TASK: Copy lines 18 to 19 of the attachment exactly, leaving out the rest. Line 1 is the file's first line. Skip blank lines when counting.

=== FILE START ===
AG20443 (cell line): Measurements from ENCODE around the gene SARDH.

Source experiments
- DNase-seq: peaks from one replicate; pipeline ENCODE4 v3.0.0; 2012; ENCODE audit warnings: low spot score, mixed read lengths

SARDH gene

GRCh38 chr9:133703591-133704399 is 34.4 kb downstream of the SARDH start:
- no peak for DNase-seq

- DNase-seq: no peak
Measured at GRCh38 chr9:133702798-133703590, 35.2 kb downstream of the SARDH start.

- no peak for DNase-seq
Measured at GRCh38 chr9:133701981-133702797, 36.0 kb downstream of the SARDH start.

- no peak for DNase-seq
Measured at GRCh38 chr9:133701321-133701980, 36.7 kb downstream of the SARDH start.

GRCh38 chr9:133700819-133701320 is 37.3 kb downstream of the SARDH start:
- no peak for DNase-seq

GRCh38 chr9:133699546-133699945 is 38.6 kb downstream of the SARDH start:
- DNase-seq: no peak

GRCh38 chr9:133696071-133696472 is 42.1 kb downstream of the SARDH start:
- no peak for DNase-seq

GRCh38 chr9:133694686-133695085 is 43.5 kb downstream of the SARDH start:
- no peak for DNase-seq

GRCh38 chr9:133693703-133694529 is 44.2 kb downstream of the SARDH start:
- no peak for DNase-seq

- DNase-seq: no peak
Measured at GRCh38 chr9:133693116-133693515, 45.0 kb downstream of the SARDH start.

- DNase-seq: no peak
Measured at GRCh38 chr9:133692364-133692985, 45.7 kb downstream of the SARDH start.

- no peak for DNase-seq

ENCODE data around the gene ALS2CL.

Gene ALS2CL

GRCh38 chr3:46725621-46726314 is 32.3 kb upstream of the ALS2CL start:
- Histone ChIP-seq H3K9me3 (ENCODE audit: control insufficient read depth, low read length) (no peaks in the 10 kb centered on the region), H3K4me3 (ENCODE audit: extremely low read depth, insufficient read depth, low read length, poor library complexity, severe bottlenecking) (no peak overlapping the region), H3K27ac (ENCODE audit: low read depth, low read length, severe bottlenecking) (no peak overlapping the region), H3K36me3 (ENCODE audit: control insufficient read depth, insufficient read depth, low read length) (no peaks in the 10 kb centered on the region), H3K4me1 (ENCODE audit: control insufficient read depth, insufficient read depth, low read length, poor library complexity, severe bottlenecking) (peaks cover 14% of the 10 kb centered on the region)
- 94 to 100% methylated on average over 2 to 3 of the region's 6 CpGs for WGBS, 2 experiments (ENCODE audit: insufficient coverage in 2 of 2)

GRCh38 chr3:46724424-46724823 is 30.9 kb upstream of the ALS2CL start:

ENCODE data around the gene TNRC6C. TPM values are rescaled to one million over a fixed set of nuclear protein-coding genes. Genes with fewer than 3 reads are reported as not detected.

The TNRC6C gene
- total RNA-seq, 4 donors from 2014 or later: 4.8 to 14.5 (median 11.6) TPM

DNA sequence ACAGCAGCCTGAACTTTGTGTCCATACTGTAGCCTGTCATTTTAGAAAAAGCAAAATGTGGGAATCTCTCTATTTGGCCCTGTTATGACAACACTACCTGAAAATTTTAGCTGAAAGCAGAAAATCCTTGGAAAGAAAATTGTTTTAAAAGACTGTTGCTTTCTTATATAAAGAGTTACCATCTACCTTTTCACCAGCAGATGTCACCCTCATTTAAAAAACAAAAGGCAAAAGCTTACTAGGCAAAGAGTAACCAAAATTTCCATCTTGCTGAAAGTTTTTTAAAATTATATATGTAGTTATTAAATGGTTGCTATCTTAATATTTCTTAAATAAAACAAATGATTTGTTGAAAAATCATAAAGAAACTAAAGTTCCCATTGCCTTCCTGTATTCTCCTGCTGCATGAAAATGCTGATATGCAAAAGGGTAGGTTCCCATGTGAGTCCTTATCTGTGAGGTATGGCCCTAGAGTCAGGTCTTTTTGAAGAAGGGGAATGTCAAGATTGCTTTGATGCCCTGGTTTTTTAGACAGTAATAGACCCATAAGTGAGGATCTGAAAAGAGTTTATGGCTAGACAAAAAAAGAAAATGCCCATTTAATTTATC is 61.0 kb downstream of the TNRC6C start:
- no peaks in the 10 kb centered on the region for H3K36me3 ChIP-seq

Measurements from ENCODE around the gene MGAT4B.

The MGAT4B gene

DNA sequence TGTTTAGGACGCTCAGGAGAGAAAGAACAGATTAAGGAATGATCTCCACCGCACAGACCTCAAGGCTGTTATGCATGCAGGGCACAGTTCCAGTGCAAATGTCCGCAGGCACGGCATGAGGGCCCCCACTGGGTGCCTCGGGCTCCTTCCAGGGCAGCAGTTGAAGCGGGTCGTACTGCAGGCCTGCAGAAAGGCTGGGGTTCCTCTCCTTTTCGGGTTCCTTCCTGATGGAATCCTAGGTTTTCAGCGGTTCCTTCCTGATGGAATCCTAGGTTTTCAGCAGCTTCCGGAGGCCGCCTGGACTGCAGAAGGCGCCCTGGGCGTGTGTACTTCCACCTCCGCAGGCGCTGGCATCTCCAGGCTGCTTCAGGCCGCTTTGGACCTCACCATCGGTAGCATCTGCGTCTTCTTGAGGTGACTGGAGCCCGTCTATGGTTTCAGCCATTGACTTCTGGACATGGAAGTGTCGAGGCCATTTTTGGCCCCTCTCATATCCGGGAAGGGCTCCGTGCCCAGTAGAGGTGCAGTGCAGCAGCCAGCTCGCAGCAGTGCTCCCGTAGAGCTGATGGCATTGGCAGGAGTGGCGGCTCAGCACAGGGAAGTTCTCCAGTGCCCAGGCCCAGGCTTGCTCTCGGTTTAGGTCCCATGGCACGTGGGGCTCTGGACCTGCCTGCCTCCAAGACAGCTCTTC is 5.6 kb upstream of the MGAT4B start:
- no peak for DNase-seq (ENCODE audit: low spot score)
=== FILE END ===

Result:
- no peak for DNase-seq

GRCh38 chr9:133694686-133695085 is 43.5 kb downstream of the SARDH start: